On July 21, 2018, economics professor Panos Mourdoukoutas wrote an article in Forbes suggesting that Amazon should replace libraries to save taxpayers money. I, like a vast majority of people within and outside of the profession found the idea poorly thought out and needlessly inflammatory. It would appear that little actual research went into the article (some good data on the economic impact of libraries is available here).
Taking to social media to voice my opinion, I found Library Twitter once again up to the task.
It’s the digital divide, stupid:
You assume everyone has a computer and internet access which isn't true. The digital divide still exists. It's unlikely that Amazon will help people with their reference inquiries or evaluating which sources are creditable and which are not.
— Katrina Zwaaf (@KZwaaf) July 22, 2018
What about early literacy?
What about research?
Exactly how is Amazon going to help me navigate the various paid databases that I access through my public library? Is the clerk going to help me track down an obscure reference for my research? Is the store going to help preserve records of my community?
— Amy Johnson Crow | Generations Cafe podcast (@AmyJohnsonCrow) July 22, 2018
Libraries. Are. More. Than. Books.
So when's the last time you went to a library? Did you know that they run code clubs? Literacy programs? Cooking classes? 3D printing maker labs? Did you know that school auditoriums aren't easy to rent (or cheap)? Whereas we're free to EVERYONE? https://t.co/PNMfLdncGk
— Lyndsey R.💜⚪️🖤 (@lyndztanica) July 21, 2018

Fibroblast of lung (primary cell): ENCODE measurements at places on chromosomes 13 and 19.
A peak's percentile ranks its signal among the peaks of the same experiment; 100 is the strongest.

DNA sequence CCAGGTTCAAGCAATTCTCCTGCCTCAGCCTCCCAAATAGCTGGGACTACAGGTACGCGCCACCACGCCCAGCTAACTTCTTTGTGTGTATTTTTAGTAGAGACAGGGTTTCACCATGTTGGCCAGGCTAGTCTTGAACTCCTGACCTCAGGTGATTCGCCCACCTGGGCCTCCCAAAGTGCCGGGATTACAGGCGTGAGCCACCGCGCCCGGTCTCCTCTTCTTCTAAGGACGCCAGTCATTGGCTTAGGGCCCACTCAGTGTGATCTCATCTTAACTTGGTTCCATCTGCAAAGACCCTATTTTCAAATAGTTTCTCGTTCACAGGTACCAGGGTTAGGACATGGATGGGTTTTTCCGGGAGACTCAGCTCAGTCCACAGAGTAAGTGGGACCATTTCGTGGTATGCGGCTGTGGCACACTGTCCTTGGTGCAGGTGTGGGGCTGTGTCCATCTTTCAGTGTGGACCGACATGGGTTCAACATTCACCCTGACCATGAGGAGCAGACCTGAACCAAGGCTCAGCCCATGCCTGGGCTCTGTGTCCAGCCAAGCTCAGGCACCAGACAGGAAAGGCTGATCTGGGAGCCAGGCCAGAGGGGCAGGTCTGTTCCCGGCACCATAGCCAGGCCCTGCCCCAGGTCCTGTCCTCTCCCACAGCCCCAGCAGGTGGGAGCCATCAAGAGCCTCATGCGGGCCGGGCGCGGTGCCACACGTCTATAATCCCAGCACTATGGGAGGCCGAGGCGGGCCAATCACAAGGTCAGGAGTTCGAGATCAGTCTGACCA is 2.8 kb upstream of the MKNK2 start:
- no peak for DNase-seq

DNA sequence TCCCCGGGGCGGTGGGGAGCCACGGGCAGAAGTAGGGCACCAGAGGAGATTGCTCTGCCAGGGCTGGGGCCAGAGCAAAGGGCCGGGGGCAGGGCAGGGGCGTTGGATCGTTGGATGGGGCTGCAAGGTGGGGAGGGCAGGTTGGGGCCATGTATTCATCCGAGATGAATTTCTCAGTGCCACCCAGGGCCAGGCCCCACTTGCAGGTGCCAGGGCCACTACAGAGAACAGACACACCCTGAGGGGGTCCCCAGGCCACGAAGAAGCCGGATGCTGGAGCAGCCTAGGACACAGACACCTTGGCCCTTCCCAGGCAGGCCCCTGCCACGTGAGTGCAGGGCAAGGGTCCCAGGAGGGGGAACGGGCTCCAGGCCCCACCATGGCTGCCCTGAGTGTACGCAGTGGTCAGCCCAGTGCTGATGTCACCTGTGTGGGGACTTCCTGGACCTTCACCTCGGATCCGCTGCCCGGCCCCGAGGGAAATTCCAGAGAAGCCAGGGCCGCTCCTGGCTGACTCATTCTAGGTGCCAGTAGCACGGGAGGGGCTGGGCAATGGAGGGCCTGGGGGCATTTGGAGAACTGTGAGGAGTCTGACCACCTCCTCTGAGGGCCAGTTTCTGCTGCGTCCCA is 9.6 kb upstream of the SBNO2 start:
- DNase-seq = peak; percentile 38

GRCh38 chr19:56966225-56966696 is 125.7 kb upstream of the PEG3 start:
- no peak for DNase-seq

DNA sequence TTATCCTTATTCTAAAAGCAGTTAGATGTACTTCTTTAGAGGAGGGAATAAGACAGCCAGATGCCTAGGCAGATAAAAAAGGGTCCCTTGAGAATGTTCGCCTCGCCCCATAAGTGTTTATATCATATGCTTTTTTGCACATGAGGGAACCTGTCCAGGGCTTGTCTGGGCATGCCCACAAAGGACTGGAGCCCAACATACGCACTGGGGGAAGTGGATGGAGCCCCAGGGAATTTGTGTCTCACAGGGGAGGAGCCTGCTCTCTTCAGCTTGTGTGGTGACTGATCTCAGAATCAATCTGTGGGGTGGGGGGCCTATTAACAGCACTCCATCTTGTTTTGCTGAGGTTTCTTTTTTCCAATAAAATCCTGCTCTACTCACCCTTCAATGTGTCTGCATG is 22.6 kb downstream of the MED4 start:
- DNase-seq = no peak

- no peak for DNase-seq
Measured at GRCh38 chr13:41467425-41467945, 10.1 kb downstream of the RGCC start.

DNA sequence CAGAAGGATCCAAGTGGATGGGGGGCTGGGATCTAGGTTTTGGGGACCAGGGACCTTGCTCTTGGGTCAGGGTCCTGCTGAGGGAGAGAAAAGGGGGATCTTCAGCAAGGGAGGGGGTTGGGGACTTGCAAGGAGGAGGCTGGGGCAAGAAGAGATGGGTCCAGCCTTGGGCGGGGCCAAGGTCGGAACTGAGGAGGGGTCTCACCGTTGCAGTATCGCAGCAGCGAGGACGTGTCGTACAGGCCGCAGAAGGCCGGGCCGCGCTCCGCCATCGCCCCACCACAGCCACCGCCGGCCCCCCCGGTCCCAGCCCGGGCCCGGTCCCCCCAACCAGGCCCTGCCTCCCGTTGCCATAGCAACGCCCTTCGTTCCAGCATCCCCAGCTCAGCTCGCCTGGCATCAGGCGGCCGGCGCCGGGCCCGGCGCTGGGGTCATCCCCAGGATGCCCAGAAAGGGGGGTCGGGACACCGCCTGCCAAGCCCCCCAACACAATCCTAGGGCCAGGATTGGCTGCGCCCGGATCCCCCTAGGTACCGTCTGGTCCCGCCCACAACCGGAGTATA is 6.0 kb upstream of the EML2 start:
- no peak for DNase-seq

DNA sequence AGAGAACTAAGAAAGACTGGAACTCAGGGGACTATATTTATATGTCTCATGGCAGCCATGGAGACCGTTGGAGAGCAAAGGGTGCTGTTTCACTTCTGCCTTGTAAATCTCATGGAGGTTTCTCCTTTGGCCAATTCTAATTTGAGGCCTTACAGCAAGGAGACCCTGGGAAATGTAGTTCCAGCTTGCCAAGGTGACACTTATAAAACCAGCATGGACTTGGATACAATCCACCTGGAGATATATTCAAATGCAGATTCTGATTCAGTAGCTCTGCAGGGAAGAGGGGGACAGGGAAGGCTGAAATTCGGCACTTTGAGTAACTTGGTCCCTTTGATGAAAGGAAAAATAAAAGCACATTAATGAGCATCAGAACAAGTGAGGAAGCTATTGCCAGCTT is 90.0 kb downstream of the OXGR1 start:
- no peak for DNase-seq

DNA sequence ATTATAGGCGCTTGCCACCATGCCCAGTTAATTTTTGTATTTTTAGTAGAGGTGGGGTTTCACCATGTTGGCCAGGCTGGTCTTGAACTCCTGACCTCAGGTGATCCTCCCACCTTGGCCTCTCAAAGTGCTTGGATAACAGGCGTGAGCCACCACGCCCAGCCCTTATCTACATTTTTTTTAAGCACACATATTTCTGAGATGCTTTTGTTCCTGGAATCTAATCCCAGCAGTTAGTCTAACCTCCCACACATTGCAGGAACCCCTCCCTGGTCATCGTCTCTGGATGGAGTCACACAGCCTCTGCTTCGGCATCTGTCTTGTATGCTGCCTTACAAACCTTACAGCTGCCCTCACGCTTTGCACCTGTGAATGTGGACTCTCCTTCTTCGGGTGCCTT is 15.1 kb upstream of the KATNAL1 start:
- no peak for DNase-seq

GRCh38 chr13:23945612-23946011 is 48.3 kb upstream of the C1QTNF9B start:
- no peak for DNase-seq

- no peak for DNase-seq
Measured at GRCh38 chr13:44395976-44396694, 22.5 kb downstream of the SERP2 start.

And that's only the books! That completely leaves out computer use, research assistance, genealogy, homework help, community space, tutoring, dvds/cds/audiobooks which can also cost more than a library yearly tax, and frankly the expertise in recommendations.
— loud mouth feminist dyke IT'S LEO SEASON (@JeanniInABottle) July 22, 2018
My library helps people navigate the healthcare open enrollment. For free. Also, cooking classes that teach nutrition, story hour for children, homework help for kids and teens. For free.
— katherine fritz (@katherinefritz1) July 22, 2018
Cost to individually buy the six books I have on hold this week: $70
Amount the Altadena Library Special Parcel Tax cost me this week: 75¢
Someone help me budget this, I'm not the chair of an economics department.
— Gwen C. Katz (@gwenckatz) July 21, 2018
Did you hear the one about the economics professor who thinks that buying books at Amazon and paying for coffee at a "third space" is cheaper than taxes? He writes his own punchlines (and publishes them in @Forbes)
— Ellen Hampton Filgo (@efilgo) July 22, 2018
You think Amazon would open a bookstore in a community of less than 20,000 people?
— Warner B. (@elpulpopacifico) July 22, 2018
You state things like (and I paraphrase) “people use their Starbucks card more than their library card” without citing sources or data. Your argument is thin and specious, and I do think you know it.
— Nick Kolakowski (@nkolakowski) July 22, 2018
Ever heard of fake news?
My dude, as fake news & poor information literacy combine to erode our democracy, libraries remain a vital institution. Let's not outsource an essential public good.
— Nick Tanzi (@Techie_Lib) July 22, 2018
Congrats to the professor on reminding everyone of the essential, irreplaceable role libraries play in society!